Here is another, similar one: https://m.youtube.com/watch?v=1WKAqsLqidA
Yet another one: http://www.youtube.com/watch?v=IadDzYC8xPk&sns=em
And the last one (for now):
I liked the live performance clip in the last one (after the warm up). I guess that shows my bias in jazz… I thought that maybe it would be an old clip with Joe in it. ; )
Yes, well Masayasu Tzboguchi was actually invited onto the stage by his hero Joe but while preparing for his travel we all know why this was not meant to happen due to his tragic death.
My musical direction is towards club/future jazz and not the traditional american way, however I have to admit that this is great stuff:
While at it - this is just amazing:
I am surprised with how uneven his rolls and other basic techniques are, however.
For an example of precise technique combined with astonishing speed and musical creativity, see, e.g., here. Note the clarity and precision of the one-handed rolls, cymbal work, foot work, coupled with dynamic range and timbrel voicing. It almost convinces me that drummers can be musicians.
Impressive agility for his age!
Jon Hiseman, Solo Berlin is my favourite from a foot-tapping perspective.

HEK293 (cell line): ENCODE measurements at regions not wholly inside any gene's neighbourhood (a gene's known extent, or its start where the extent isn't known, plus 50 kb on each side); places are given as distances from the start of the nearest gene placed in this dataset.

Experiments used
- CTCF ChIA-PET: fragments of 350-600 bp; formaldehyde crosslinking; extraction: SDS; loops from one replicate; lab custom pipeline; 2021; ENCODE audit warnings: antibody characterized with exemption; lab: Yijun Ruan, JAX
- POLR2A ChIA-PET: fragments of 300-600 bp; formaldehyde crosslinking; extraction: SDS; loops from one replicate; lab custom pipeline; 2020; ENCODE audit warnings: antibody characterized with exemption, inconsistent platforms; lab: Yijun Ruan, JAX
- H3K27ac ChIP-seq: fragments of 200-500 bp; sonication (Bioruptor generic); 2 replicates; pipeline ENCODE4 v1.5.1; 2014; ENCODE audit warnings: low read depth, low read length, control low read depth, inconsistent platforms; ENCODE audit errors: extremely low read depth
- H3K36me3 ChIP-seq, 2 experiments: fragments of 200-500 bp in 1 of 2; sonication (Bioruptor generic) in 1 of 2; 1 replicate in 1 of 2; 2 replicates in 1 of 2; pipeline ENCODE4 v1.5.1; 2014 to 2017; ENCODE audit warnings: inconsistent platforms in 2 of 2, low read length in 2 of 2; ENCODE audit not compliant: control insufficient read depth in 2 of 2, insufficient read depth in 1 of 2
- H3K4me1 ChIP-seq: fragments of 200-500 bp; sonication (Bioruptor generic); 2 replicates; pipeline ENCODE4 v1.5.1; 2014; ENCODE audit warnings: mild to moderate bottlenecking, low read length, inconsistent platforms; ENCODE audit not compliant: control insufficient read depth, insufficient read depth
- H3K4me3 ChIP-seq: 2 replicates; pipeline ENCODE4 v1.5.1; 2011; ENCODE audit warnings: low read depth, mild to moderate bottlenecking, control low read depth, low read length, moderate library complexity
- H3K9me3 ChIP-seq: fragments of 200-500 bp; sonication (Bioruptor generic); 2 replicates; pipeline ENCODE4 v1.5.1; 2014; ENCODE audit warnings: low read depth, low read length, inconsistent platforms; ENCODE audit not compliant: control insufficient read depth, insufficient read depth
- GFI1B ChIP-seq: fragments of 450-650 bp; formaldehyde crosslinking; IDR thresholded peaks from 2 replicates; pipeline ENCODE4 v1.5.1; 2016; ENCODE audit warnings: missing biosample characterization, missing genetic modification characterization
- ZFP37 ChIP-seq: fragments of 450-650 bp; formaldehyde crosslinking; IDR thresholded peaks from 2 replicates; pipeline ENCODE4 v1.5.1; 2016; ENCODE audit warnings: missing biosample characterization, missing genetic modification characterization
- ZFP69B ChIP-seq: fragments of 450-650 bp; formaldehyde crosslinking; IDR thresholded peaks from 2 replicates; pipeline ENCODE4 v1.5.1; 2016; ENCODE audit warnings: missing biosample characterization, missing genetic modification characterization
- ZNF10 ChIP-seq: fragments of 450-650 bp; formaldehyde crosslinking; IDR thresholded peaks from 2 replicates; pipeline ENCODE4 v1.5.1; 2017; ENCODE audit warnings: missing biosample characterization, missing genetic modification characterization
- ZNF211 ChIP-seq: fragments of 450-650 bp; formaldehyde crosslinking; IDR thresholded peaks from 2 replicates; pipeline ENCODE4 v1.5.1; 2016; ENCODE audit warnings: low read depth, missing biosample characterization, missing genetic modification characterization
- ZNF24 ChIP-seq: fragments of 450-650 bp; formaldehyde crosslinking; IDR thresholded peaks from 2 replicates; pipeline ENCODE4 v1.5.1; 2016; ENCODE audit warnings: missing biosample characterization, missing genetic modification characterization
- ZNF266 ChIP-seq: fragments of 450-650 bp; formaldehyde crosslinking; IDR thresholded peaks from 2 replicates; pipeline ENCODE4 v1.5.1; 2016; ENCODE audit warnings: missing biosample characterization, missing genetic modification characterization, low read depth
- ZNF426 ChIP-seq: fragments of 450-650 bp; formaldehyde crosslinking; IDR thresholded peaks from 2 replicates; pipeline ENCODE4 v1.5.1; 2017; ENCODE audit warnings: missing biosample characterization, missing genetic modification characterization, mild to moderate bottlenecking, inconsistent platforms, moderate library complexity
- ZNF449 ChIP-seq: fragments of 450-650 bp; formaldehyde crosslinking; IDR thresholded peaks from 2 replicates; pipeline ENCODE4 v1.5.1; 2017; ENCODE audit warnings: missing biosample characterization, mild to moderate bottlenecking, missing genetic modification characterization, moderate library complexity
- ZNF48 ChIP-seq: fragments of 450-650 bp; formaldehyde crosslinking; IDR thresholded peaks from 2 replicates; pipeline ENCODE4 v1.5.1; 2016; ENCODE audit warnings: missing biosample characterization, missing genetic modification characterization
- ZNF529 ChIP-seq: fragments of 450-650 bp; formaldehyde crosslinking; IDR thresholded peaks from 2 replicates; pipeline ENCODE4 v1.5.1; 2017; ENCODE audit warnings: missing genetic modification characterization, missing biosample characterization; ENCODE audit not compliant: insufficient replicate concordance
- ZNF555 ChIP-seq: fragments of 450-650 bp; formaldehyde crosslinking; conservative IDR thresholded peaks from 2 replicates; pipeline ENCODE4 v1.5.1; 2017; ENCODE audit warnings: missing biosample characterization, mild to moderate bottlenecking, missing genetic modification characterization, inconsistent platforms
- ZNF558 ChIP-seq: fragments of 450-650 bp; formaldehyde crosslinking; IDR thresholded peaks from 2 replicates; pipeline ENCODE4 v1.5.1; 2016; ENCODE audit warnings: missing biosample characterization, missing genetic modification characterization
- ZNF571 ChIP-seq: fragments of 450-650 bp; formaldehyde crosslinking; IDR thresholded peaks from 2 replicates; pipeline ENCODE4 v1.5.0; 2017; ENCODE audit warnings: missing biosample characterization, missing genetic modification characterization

For those with Tidal:
Buddy Rich. Mean S.O.B. by many accounts but still a benchmark after all these years. Wow.
That is my understanding as well.
There were a number of other spectacular drummers at the time, such as Gene Krupa. There are many good drummers now as well, but few who have the technical aspects down as did the old guard.
So what defines Beat music as separate from other contemporary tempo driven electronica?
I used to be a drummer . . . I played in blues and rock bands but my heart has been in jazz. I have three favorite drummers: Kenny Clarke, Elvin Jones and Tony Williams. These were innovators and extremely influential to the musical world I listen in.
I am familiar with Kenny Clarke. Very innovative and tremendously influential. There was great coverage of his work on the 100th anniversary of his birth a year ago.
Hopefully you’re also familiar with Tony Williams and Elvin Jones? Incredible musical minds that propelled many great jazz sessions.
So many great drummers over the years! Many successful groups would have been less so with different drummers I believe. . . .
Not specifically, but I may recognize some of their work.
My interest in jazz is casual, albeit much greater than my limited interest in rock and other pop music.
Well, Elvin Jones (whose brothers Thad and Hank were also accomplished jazz musicians) was principally known as the drummer for the John Coltrane Quartet and as such greatly influential in jazz and rock genres. And Tony Williams was already an established pro when he joined and transformed the “second” great Miles Davis Quintet at 16 in 1963! He too showed a new path to drumming for jazz and was influential to fusion and rock drummers.
Thanks! Good info. I know the groups, but had no idea of the identity of the drummers. This helps a lot to put things in context.
It is amazing how a single person can have such influence.
That’s the wonder of technology, bringing communication, shrinking the world.